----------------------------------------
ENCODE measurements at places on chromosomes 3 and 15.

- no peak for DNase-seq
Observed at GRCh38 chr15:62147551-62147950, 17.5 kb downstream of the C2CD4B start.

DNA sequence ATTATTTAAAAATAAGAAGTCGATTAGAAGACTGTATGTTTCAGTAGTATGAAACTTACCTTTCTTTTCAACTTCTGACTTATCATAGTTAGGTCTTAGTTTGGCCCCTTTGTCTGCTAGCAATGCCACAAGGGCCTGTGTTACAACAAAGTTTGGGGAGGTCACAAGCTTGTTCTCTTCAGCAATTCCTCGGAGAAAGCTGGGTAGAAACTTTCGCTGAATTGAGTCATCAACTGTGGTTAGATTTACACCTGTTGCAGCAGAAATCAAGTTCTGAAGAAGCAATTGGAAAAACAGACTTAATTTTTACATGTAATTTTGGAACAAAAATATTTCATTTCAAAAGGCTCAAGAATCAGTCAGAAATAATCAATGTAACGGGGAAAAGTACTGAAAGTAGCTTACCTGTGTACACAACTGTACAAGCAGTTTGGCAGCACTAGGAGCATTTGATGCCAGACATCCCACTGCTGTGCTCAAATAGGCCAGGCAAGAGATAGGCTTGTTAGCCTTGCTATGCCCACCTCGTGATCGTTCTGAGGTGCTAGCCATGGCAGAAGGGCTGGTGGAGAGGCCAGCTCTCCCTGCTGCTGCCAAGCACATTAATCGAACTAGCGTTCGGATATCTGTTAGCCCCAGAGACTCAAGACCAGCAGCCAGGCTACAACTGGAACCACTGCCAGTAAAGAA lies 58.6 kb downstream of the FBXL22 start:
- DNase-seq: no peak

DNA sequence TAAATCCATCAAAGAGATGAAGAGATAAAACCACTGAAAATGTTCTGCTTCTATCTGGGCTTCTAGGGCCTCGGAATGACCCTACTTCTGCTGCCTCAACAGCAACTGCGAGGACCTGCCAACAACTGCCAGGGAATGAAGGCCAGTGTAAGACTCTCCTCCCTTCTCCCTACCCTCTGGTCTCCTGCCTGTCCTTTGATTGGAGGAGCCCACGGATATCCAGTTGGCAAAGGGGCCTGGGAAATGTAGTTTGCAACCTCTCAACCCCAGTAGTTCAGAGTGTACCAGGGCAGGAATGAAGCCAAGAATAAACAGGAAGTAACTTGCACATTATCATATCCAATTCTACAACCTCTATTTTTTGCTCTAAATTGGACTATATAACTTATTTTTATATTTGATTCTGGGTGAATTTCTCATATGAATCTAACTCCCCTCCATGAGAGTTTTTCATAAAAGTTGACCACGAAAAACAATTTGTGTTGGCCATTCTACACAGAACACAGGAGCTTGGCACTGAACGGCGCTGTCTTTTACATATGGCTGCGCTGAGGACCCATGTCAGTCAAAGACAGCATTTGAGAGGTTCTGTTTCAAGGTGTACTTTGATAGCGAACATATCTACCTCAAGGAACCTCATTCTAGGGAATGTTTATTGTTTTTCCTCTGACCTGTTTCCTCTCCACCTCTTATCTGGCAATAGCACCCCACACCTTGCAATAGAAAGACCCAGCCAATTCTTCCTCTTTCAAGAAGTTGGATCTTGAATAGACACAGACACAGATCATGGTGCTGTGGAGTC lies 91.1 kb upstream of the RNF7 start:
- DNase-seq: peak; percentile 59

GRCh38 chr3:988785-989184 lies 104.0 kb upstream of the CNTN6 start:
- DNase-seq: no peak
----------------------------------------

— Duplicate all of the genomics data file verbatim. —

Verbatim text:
ENCODE measurements at places on chromosomes 3 and 15.

- no peak for DNase-seq
Observed at GRCh38 chr15:62147551-62147950, 17.5 kb downstream of the C2CD4B start.

DNA sequence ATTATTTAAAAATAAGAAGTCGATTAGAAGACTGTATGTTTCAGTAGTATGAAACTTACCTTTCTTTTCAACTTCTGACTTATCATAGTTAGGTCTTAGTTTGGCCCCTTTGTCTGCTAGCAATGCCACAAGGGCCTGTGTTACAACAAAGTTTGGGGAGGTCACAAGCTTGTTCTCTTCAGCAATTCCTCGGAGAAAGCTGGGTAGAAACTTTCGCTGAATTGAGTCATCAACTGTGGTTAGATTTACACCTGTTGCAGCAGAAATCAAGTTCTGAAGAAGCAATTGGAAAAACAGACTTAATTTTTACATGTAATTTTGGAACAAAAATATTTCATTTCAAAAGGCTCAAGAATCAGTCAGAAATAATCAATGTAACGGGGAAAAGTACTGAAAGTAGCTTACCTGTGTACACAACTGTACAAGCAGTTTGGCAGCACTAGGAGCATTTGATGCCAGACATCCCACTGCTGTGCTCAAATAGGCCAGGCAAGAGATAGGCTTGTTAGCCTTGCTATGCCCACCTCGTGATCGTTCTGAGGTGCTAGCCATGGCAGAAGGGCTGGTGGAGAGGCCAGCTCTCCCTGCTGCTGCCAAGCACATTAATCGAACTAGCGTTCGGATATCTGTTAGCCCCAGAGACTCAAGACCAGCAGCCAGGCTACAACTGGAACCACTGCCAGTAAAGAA lies 58.6 kb downstream of the FBXL22 start:
- DNase-seq: no peak

DNA sequence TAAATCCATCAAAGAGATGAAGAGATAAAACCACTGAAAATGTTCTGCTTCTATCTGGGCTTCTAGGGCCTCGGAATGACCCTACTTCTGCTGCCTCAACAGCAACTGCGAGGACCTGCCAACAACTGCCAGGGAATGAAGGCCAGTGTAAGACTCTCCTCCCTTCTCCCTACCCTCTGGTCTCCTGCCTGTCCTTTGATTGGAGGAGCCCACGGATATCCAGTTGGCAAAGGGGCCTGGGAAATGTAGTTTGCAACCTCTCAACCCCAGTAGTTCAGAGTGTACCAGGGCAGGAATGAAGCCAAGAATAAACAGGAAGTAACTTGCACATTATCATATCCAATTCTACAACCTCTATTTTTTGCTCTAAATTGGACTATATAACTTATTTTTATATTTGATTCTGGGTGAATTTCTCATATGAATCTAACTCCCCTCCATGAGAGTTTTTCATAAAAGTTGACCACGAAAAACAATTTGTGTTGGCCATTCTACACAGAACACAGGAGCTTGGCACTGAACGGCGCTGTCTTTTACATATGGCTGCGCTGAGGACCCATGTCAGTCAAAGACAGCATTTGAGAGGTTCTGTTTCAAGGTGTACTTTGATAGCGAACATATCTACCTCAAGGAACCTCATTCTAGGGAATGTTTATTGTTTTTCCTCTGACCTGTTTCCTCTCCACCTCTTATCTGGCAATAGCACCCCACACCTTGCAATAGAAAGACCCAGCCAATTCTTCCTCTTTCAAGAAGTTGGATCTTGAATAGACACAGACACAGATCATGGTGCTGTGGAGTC lies 91.1 kb upstream of the RNF7 start:
- DNase-seq: peak; percentile 59

GRCh38 chr3:988785-989184 lies 104.0 kb upstream of the CNTN6 start:
- DNase-seq: no peak